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Simon represents the mystic and the thinker on the island. He does not take sides among the boys and he tries to think things out, preferring to go off by himself to do his thinking. He does not succumb to the evil on the island like the others do. In this sense, he is also representative of innocence. Even Piggy and Ralph are present at and do not stop the killing of Simon which shows that they have fallen prey, to a small extent, to the savagery and evil on the island. Chapter 8 gives the clearest example of Simon as the innocent thinker and the mystic. This is the chapter in which he "talks" with the Lord of the Flies and then, by himself, discovers the truth of the dead parachutist. When he tries to clear up, with the others, the fact that the dead parachutist is just that and not a beast, he is killed in a frenzy by the boys. His death kills off the only innocent person on the island.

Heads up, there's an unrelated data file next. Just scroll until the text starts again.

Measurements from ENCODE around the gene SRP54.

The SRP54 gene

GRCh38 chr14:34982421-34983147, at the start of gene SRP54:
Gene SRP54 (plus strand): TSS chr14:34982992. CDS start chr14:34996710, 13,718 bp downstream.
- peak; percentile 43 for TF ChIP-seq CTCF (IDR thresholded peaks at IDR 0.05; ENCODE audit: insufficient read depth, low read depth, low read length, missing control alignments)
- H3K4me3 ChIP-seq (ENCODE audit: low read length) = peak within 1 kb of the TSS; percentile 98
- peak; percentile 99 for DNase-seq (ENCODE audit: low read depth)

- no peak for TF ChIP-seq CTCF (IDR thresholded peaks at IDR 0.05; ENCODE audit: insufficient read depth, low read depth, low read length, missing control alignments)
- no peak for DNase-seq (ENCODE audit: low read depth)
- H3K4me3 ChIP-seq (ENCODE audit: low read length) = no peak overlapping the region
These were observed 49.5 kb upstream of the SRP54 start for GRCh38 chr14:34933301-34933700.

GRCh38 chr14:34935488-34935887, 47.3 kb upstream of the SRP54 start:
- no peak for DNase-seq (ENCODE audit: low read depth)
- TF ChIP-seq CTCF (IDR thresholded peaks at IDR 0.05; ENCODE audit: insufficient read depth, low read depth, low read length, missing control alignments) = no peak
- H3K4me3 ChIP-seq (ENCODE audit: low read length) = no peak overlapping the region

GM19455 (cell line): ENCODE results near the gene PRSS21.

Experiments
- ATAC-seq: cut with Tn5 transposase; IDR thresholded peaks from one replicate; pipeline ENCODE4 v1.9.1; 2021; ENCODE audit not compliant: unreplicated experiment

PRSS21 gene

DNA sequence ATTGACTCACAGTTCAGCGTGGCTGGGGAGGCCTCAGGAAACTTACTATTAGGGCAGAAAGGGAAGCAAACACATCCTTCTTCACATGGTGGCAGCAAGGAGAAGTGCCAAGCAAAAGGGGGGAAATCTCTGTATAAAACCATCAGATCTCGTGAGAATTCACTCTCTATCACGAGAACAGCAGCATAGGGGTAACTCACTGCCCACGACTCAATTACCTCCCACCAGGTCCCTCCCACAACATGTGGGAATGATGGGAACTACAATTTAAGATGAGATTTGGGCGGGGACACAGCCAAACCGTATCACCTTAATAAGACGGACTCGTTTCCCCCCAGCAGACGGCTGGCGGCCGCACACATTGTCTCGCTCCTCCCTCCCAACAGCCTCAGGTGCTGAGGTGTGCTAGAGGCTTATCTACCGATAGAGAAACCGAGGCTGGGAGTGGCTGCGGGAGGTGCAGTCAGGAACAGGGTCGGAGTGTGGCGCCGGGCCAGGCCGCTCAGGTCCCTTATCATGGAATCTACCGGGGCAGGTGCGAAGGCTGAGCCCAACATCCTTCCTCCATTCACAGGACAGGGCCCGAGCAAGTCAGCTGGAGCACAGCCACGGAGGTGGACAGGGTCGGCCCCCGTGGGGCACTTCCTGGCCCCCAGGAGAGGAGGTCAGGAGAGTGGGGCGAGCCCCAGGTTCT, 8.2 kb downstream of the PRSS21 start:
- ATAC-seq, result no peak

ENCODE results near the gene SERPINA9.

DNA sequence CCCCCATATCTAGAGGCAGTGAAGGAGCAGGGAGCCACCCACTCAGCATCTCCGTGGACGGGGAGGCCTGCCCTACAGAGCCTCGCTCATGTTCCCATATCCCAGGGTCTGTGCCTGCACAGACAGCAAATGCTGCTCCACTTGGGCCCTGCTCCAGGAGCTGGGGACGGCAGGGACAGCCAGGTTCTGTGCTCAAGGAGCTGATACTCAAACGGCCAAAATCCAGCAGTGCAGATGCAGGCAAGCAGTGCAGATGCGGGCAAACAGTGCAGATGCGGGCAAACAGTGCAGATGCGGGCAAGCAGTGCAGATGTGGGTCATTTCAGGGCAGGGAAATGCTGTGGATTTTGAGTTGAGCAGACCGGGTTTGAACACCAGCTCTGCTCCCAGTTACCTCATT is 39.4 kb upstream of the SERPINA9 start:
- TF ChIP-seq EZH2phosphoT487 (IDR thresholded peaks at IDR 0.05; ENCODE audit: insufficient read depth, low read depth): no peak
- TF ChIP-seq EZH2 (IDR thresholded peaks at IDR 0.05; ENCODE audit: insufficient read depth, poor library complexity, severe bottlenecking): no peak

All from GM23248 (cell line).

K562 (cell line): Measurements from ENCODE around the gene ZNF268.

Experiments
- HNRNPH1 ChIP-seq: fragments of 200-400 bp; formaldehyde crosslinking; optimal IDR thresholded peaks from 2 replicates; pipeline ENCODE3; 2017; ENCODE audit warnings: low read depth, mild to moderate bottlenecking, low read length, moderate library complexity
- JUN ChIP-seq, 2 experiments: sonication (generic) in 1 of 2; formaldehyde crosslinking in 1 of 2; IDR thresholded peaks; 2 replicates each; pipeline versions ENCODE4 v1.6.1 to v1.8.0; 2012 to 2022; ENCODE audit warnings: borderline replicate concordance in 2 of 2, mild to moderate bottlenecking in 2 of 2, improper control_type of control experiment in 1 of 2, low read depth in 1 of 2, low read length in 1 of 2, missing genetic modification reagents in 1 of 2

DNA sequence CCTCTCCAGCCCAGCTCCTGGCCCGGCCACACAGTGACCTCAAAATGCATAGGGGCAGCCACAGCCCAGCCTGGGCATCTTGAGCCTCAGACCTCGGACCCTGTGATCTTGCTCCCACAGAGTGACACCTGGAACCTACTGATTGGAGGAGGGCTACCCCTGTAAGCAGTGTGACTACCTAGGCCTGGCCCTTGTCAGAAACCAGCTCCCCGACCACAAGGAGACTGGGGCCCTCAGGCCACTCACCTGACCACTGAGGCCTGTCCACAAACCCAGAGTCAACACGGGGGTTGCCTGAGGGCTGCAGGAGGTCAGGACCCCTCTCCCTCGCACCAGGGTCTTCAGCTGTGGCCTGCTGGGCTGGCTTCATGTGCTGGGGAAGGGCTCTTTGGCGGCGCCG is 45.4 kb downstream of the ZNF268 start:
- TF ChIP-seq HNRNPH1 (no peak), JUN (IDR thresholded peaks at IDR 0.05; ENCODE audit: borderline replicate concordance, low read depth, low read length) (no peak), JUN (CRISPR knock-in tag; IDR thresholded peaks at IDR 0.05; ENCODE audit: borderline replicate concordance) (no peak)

Simon's death represents the death of innocence because Simon himself was innocent. He is the Christ-figure on the island; he is kind to the outcasts, like the "littluns" and Piggy; he does not kill; he is helpful; he has a strong connection to nature. He is killed when he comes to tell the others that "the beast" is really a dead parachutist, and that they have nothing to fear. He alone does not give in to evil ways. He is the only innocent one.
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